Lennon and McCartney. Ashford and Simpson. Many of our all-time favorite tunes have come from songwriting duos. Now, anyone can find a canny compositional partner in AI.
Maya Ackerman is the CEO of WaveAI, a Silicon Valley startup using AI and machine learning to, as the company motto puts it, “unlock new heights of human creative expression.”
Key Points From This Episode:
- On LyricStudio, users first specify a topic or genre for their work. Then begins an interactive process where the software comes up with original lines that writers can use or edit. Suggested lines can also simply serve as ideas to spur one’s inventiveness.
- The software uses AI to make suggestions catered to the style and rhythm of a piece — whether for laid-back R&B lyrics, catchy pop choruses or fast rap verses. Users can set the syllabic count per line and play with the “wackiness slider” to designate the degree to which they want recommendations that are a bit out-there versus more grounded in surrounding context.
- Ackerman highlighted the importance of making AI human-centric. The goal of creative AI, she said, is to help people reach their artistic potential rather than to replace human innovation.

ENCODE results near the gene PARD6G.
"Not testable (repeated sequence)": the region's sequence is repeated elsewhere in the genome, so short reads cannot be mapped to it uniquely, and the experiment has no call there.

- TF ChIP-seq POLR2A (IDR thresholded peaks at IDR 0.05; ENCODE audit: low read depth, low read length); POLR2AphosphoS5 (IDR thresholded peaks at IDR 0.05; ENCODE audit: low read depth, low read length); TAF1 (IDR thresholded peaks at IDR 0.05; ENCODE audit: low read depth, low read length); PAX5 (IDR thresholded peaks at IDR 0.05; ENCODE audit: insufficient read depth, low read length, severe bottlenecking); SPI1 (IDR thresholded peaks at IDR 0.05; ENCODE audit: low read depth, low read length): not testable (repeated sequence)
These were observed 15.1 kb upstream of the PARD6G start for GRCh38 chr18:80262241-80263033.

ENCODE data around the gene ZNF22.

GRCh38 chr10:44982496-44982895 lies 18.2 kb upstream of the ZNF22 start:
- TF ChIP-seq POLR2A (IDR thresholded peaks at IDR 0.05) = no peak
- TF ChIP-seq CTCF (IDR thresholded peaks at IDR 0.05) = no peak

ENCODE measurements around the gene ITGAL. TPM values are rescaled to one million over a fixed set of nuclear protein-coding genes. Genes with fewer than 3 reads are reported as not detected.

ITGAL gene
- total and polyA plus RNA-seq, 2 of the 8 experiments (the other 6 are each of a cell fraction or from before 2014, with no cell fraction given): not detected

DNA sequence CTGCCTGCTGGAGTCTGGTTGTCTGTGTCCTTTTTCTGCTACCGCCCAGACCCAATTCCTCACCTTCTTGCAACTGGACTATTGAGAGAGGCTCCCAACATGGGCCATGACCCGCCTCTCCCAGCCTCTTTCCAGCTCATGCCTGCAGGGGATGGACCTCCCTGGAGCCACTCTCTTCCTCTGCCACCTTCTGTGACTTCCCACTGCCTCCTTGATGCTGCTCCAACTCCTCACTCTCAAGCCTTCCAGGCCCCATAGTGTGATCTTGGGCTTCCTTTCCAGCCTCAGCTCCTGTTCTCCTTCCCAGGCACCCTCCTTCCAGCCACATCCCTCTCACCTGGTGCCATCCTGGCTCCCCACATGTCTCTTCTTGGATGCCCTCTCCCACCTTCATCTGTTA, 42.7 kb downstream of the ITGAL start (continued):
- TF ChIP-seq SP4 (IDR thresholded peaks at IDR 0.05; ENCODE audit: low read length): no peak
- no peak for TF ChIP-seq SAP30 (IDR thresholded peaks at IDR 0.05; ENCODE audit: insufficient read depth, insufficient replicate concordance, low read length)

“It’s not about the AI being creative, it’s about how AI can help humans tap into our own creative potential.” — Maya Ackerman [1:14]
“Finding ways to enter new creative spaces is really powerful, and that’s where the strength of creative AI is.” — Maya Ackerman [4:22]
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Pindar Van Arman, an American artist and roboticist, designs painting robots that explore the differences between human and computational creativity. Since his first system in 2005, he has built multiple artificially creative robots.
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